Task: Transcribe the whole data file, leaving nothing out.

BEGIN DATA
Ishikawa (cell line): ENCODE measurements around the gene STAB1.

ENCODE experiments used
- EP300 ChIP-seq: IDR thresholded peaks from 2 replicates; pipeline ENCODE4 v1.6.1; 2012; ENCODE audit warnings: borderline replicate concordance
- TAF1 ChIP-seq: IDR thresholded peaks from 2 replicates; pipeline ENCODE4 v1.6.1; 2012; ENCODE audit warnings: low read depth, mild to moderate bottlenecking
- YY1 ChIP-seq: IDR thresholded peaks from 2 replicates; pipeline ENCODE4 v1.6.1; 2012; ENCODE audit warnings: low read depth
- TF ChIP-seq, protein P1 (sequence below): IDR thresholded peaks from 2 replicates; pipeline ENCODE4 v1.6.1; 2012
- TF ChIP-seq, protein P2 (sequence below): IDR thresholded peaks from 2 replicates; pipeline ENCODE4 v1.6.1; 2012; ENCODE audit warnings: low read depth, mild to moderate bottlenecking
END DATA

Ishikawa (cell line): ENCODE measurements around the gene STAB1.

ENCODE experiments used
- EP300 ChIP-seq: IDR thresholded peaks from 2 replicates; pipeline ENCODE4 v1.6.1; 2012; ENCODE audit warnings: borderline replicate concordance
- TAF1 ChIP-seq: IDR thresholded peaks from 2 replicates; pipeline ENCODE4 v1.6.1; 2012; ENCODE audit warnings: low read depth, mild to moderate bottlenecking
- YY1 ChIP-seq: IDR thresholded peaks from 2 replicates; pipeline ENCODE4 v1.6.1; 2012; ENCODE audit warnings: low read depth
- TF ChIP-seq, protein P1 (sequence below): IDR thresholded peaks from 2 replicates; pipeline ENCODE4 v1.6.1; 2012
- TF ChIP-seq, protein P2 (sequence below): IDR thresholded peaks from 2 replicates; pipeline ENCODE4 v1.6.1; 2012; ENCODE audit warnings: low read depth, mild to moderate bottlenecking